Music Therapy at Boston Children’s Hospital

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Music Therapy at Boston Children’s Hospital

Music therapy, a therapeutic practice that uses musical instruments to help people manage pain and stress, is becoming more widely utilized in hospitals around the US. It has the potential to benefit people of all ages–from babies to seniors with autism, dementia or cancer–without causing harm or distress.

According to the American Music Therapy Association, music can help alleviate pain, improve motor skills, enhance language development and boost self-esteem. Joanna Bereaud – a music therapist at Boston Children’s Hospital – notes that it also serves as an outlet for distraction and comfort during challenging moments.

Patients often feel anxious about their treatments, and music therapy can help them relax and get through it. That is why Boston Children’s Hospital began a music therapy program in 1996 with just four hours a week from students at Berklee College of Music; over time this has grown to encompass four certified music professionals working 130 hours weekly across both main hospital locations as well as satellite sites.

Research is showing that music can reduce preoperative anxiety, reduce stress and fatigue, as well as enhance motor skills in premature and sick infants. Additionally, it may benefit those who have suffered traumatic brain injuries, spinal cord injuries or strokes.

Some therapists utilize technologies that monitor the body’s response to music to tailor sessions according to individual needs. For instance, Jantz – a music therapist at Boston Children’s – monitors his patients’ heart rates when they play guitars in the neonatal intensive care unit to see how they react to a song’s rhythm. He can then adjust his playing accordingly according to these changes in physiological response which may help them feel more relaxed and less stressed, according to Jantz.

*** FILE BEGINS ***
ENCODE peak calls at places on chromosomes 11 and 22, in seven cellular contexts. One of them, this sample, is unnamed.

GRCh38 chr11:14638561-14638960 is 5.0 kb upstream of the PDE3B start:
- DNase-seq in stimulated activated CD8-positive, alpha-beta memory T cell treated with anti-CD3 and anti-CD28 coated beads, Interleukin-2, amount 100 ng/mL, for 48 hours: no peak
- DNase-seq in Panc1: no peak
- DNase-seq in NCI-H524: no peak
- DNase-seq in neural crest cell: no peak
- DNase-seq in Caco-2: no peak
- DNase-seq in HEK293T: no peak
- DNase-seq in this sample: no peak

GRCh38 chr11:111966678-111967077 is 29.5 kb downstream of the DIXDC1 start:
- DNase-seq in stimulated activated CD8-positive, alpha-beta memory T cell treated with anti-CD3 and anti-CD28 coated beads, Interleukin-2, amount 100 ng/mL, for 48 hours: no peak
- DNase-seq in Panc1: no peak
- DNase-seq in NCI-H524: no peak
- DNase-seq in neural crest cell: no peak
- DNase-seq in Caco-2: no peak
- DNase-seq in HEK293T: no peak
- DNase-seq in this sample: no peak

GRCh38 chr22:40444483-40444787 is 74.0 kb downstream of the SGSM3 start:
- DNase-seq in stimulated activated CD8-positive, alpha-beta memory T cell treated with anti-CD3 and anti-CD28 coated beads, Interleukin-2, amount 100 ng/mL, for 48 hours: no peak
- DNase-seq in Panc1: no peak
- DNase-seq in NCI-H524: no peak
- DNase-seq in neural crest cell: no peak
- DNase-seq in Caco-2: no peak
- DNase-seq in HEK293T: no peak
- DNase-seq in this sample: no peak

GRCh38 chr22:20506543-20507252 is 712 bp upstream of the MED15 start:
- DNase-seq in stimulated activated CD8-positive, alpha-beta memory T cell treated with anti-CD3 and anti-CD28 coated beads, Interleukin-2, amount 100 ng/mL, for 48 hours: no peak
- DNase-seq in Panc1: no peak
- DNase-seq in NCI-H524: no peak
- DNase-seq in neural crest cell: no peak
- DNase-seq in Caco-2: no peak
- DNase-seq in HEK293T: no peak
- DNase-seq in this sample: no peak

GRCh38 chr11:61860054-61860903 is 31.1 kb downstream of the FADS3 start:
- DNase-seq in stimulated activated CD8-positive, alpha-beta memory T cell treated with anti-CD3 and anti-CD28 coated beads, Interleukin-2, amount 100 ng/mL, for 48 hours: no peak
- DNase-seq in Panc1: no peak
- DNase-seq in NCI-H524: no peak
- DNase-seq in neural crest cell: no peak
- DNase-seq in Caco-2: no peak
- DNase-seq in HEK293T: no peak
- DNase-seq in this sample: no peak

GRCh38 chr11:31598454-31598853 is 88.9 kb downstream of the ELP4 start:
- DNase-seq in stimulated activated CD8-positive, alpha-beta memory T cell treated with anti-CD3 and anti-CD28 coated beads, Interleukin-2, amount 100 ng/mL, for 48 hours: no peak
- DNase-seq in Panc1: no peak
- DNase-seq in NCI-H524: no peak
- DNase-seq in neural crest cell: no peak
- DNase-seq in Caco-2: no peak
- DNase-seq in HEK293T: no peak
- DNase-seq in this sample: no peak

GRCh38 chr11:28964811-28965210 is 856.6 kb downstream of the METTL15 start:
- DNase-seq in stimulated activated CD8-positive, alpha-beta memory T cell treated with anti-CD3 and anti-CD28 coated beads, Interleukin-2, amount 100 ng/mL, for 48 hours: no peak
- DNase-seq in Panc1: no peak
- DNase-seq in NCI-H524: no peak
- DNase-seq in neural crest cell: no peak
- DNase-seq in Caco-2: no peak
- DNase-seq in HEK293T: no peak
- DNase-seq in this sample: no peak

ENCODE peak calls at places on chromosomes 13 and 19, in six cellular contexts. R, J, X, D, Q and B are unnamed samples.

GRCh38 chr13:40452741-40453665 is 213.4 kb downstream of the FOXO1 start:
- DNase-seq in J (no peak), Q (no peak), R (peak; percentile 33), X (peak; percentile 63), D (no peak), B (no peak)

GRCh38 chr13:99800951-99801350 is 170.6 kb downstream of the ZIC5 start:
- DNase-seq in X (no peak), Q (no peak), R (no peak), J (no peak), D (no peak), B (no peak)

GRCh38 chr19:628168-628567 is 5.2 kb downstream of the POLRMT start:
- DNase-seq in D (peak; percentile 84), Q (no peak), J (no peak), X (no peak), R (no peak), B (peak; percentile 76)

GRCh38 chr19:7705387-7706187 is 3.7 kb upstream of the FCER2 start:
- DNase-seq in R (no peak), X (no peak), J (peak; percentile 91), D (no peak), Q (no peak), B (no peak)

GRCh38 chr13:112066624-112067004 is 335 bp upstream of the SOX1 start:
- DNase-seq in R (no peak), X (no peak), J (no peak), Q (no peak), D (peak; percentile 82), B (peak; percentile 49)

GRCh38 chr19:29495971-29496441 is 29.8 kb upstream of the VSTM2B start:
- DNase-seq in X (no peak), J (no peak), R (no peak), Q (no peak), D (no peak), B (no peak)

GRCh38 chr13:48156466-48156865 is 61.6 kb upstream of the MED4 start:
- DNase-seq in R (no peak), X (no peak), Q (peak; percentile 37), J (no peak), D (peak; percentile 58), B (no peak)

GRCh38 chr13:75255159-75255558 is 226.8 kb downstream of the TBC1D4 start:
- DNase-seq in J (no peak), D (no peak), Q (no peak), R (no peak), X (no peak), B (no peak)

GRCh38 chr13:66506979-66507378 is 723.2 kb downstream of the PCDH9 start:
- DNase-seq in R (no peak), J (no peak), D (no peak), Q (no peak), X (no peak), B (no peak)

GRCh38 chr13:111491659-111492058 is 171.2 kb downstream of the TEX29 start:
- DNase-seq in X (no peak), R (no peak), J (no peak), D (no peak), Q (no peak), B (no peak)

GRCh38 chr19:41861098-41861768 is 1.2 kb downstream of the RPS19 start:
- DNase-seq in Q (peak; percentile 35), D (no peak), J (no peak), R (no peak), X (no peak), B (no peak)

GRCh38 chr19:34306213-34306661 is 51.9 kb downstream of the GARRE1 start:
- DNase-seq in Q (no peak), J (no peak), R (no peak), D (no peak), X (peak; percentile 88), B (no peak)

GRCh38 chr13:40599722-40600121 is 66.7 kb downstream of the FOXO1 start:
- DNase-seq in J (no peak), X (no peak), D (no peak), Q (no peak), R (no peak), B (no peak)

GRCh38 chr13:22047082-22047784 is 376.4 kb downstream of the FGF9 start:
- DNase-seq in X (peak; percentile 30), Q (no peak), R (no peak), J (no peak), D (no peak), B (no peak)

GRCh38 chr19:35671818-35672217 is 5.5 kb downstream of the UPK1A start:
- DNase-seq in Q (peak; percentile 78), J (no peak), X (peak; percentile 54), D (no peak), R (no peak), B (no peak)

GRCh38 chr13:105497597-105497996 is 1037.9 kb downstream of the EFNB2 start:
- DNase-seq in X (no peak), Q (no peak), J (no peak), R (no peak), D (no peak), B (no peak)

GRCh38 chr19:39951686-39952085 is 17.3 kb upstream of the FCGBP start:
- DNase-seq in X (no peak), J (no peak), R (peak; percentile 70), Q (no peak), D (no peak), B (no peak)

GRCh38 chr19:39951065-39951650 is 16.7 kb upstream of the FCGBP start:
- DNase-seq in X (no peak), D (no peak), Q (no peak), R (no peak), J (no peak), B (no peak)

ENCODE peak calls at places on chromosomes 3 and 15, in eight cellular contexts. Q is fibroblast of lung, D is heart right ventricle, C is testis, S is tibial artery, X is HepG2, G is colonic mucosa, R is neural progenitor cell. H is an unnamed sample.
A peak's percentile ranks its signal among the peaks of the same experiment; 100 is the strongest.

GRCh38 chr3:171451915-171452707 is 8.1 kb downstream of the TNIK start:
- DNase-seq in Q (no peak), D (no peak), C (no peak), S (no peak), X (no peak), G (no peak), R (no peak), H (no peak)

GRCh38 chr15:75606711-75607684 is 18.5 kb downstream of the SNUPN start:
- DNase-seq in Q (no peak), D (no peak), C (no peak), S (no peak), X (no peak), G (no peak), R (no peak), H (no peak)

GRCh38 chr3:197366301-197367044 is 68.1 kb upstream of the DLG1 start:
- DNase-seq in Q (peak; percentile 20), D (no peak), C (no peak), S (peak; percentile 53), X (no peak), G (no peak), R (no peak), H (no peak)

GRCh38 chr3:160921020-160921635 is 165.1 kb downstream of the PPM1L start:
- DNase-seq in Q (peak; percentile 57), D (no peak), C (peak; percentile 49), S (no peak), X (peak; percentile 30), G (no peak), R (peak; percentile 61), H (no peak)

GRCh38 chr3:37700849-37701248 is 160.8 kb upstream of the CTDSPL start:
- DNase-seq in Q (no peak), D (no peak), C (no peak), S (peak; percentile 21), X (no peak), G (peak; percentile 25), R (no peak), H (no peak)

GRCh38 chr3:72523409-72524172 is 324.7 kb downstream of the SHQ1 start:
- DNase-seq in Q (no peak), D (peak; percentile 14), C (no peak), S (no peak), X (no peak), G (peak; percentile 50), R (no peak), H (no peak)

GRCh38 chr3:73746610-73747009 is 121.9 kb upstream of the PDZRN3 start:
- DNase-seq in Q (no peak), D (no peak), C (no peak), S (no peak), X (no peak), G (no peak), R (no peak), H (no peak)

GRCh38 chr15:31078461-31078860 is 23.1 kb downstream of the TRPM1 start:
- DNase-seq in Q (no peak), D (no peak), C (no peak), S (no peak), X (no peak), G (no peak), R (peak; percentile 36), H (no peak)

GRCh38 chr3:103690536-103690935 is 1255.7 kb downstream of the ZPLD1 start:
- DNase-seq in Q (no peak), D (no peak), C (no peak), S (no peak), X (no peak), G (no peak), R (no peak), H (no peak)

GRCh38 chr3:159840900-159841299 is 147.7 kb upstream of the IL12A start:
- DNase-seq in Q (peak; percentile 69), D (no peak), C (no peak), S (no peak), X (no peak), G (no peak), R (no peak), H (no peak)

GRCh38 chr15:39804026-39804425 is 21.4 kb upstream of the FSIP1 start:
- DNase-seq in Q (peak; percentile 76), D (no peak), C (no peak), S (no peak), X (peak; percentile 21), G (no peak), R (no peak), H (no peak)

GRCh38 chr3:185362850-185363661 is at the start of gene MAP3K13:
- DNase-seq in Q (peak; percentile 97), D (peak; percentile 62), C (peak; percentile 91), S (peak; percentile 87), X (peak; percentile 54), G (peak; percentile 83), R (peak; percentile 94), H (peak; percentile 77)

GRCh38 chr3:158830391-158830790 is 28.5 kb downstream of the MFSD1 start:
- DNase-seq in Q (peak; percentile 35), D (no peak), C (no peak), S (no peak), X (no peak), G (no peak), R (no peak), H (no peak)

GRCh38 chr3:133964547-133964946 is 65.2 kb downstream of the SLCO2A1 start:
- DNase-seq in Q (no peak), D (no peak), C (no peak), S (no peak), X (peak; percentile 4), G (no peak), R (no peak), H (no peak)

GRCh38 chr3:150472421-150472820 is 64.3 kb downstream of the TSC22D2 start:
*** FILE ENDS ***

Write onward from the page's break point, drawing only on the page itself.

Another technique, biofeedback, allows therapists to observe how a patient’s brain responds to music. It has been used for treating various health conditions like high blood pressure and seizures, according to Miller.

Music can be especially beneficial for those undergoing painful procedures or treatments, such as bone marrow transplants. One study revealed that music reduced pain and anxiety in donors undergoing donor site dressing changes.

Music therapy is being investigated as a possible procedural support during electroencephalogram (EEG) testing for children with epilepsy or seizure disorders. Likewise, it’s being considered as an effective pain management strategy in patients suffering from sickle cell disease and other conditions.

Music can often have both immediate and long-lasting benefits for patients with burns. According to a study published in the Journal of Music Therapy, when patients play drums their pain levels decrease significantly.

According to Al Bumanis of the American Music Therapy Association, when people hear drums their brains respond by releasing dopamine into the reward center of the brain. This can cause feelings of pleasure and reduce pain – similar to how food or sex may make us feel good.

Music therapists such as Whitehead-Pleaux, who works in Boston Children’s’ surgical orthopedics department, have been able to form relationships with their young patients that last years. Sessions may consist of playing tunes for them or creating songs together.

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- Welcome, SoundTherapy.com lowers anxiety 86%, pain 77%, and boosts memory 11-29%. Click on the brain to sign up or share with buttons below to help others: